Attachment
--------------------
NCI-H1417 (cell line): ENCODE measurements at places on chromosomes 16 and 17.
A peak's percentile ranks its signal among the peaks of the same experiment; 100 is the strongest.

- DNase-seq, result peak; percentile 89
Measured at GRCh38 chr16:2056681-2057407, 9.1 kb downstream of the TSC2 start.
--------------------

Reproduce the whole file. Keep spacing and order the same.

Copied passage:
NCI-H1417 (cell line): ENCODE measurements at places on chromosomes 16 and 17.
A peak's percentile ranks its signal among the peaks of the same experiment; 100 is the strongest.

- DNase-seq, result peak; percentile 89
Measured at GRCh38 chr16:2056681-2057407, 9.1 kb downstream of the TSC2 start.